Kalyāṇa (कल्याण) refers to “auspiciousness”, according to the Ghaṭikāyantraghaṭanāvidhi, an unpublished manuscript describing the ritual connected with the setting up of the water clock and its invocation.—Accordingly, “[Now the pala-verses]: [...] May the Sun [i.e., mārtāṇḍa], the Moon [i.e., tārānātha], Mars [i.e., kṣoṇīsūnu], Mercury [i.e., indusūnu], Jupiter [i.e., vāgīśa], Venus [i.e., daityācārya], Saturn [i.e., chāyāputra], Rāhu and Ketu, all these, together with the lunar mansions beginning with Aśvinī, and all these stars, produce auspiciousness [i.e., kalyāṇa], constant good health, prosperity, and longevity [for the couple]”.

Jyotisha book cover
context information

Jyotisha (ज्योतिष, jyotiṣa or jyotish) refers to ‘astronomy’ or “Vedic astrology” and represents the fifth of the six Vedangas (additional sciences to be studied along with the Vedas). Jyotisha concerns itself with the study and prediction of the movements of celestial bodies, in order to calculate the auspicious time for rituals and ceremonies.

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Vaishnavism (Vaishava dharma)

Source: The Annals of the Research Project Center for the Comparative Study of Logic: A Study of Rāmānuja’s Theology

Kalyāṇa (कल्याण) or Kalyāṇaguṇa refers to “auspicious (qualities)”, according to Koki Ishimoto in his paper, A Study of Rāmānuja’s Theology : Three Aspects of viśiṣṭatva of Brahman.—Rāmānuja (1017-1137) is known as a philosopher who tried to harmonize the Vedānta philosophy with Vaiṣṇava theology. In later times his theory came to be called viśiṣṭādvaitavāda ‘qualified monisim’, since, in his view, Brahman is supposed to be qualified by three real factors: specifiers or differentiators (viśeṣa), auspicious qualities (kalyāṇa-guṇa), and a twofold body (śarīra, spiritual and physical).

Vaishnavism book cover
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Vaishnava (वैष्णव, vaiṣṇava) or vaishnavism (vaiṣṇavism) represents a tradition of Hinduism worshipping Vishnu as the supreme Lord. Similar to the Shaktism and Shaivism traditions, Vaishnavism also developed as an individual movement, famous for its exposition of the dashavatara (‘ten avatars of Vishnu’).

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Vedanta (school of philosophy)

Source: Pondicherry University: Consciousness in Viśiṣṭādvaita and Dvaita

Kalyāṇa (कल्याण) refers to “virtues” and represents one of the seven moral and spiritual disciplines (sādhana-saptaka), according to the religious practices of Rāmānuja’s ethics (sādhanās) for attaining liberation.—Virtues (kalyāṇa): Refers to the practice of virtues like honesty (satya), straightforwardness (ārjava), compassion (dayā), charity (dāna) and love for all beings (ahiṃsā). [...] Rāmānuja emphasizes that persistent and sincere practise of these ethical disciplines [e.g., kalyāṇa], together with detachment, discrimination, and performance of one’s duties, practise of attention and constant contemplation on God, will purify the mind of an aspirant and produce competence for realizing God as one’s inner self.

Vedanta book cover
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Vedanta (वेदान्त, vedānta) refers to a school of orthodox Hindu philosophy (astika), drawing its subject-matter from the Upanishads. There are a number of sub-schools of Vedanta, however all of them expound on the basic teaching of the ultimate reality (brahman) and liberation (moksha) of the individual soul (atman).

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In Buddhism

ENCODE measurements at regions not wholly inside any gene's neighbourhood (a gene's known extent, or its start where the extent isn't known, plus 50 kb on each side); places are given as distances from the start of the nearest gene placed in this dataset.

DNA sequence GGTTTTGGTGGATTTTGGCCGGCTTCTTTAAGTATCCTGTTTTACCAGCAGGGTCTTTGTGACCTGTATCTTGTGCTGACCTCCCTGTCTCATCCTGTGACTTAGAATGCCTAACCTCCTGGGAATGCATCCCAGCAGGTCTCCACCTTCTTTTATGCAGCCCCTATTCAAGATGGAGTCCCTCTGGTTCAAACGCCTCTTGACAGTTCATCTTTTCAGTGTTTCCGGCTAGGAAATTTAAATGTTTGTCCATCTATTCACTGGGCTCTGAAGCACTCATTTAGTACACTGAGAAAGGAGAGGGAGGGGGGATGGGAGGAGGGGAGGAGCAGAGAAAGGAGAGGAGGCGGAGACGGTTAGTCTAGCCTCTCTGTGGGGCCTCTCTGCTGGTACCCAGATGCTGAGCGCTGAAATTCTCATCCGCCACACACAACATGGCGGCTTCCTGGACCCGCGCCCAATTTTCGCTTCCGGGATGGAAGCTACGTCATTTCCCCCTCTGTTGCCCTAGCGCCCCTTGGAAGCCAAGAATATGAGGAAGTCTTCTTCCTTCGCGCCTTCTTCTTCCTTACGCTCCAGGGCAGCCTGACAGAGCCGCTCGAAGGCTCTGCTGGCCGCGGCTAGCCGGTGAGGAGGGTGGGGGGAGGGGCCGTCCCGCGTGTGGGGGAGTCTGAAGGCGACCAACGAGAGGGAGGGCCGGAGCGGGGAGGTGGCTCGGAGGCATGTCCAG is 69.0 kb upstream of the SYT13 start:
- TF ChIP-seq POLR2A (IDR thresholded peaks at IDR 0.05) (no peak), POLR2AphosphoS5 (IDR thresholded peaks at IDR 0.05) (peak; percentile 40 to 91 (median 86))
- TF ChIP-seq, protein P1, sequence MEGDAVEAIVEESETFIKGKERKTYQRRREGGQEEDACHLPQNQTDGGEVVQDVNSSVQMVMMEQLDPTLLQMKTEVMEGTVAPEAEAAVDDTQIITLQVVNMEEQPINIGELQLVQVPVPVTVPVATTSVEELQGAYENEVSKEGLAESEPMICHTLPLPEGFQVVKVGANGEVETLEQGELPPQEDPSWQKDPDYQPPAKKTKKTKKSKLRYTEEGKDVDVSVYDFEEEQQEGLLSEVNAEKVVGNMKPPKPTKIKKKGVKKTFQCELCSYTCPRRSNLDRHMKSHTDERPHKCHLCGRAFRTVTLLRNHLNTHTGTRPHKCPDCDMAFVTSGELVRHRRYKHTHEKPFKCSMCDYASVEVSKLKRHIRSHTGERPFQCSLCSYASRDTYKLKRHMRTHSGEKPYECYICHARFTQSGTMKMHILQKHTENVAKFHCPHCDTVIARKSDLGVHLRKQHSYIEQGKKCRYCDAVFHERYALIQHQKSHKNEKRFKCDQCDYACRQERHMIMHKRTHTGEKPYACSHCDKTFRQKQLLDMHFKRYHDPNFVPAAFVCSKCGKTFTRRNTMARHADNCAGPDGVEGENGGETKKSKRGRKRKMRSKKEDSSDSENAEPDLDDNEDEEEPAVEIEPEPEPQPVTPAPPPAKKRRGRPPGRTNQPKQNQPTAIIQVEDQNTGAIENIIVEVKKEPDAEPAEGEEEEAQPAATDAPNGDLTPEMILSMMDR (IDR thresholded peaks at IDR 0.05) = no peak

Theravada (major branch of Buddhism)

Source: Pali Kanon: Pali Proper Names

A king of the Mahasammata race. He was the son of Vararoja and one of the ancestors of the Sakyans. His son was Varakalyana. DA.i.258; SnA.i.352; J.ii.311; iii.464; Mhv.ii.2; Dpv.iii.4; Mtu.i.345.

context information

Theravāda is a major branch of Buddhism having the the Pali canon (tipitaka) as their canonical literature, which includes the vinaya-pitaka (monastic rules), the sutta-pitaka (Buddhist sermons) and the abhidhamma-pitaka (philosophy and psychology).

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Tibetan Buddhism (Vajrayana or tantric Buddhism)

Source: Brill: Śaivism and the Tantric Traditions (tantric Buddhism)

Kalyāṇa (कल्याण) refers to “fortune”, according to the Bhūśalyasūtrapātananimittavidhi section of Jagaddarpaṇa’s Ācāryakriyāsamuccaya, a text within Tantric Buddhism dealing with construction manual for monasteries etc.—Accordingly, “[...] The officiant with special knowledge of architecture who is skilled in the examination [of omens] should abandon inauspicious [, extraneous] things by all means. By doing this, fortune (kalyāṇa) and auspiciousness will certainly be brought to the donor, the king, and all people who live in the region. [Therefore, the officiant] should first examine the [omens], and then undertake the rite [to follow] when the combination of fixed stars and planets, and the day are auspicious. [...]”.

Tibetan Buddhism book cover
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Tibetan Buddhism includes schools such as Nyingma, Kadampa, Kagyu and Gelug. Their primary canon of literature is divided in two broad categories: The Kangyur, which consists of Buddha’s words, and the Tengyur, which includes commentaries from various sources. Esotericism and tantra techniques (vajrayāna) are collected indepently.

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General definition (in Buddhism)

Source: Wisdom Library: Buddhism

Kalyāṇa (कल्याण) (son of Vararoca and father of Varakalyāna) is the name of an ancient king from the Solar dynasty (sūryavaṃśa) and a descendant of Mahāsaṃmata, according to the Dīpavaṃśa and the Mahāvaṃśa. Kalyāṇa is also mentioned in the Mahāvastu of the Mahāsaṃghikas (and the Lokottaravāda school). He is also mentioned in the Dulva (the Tibetan translation of the Vinaya of the Sarvāstivādins).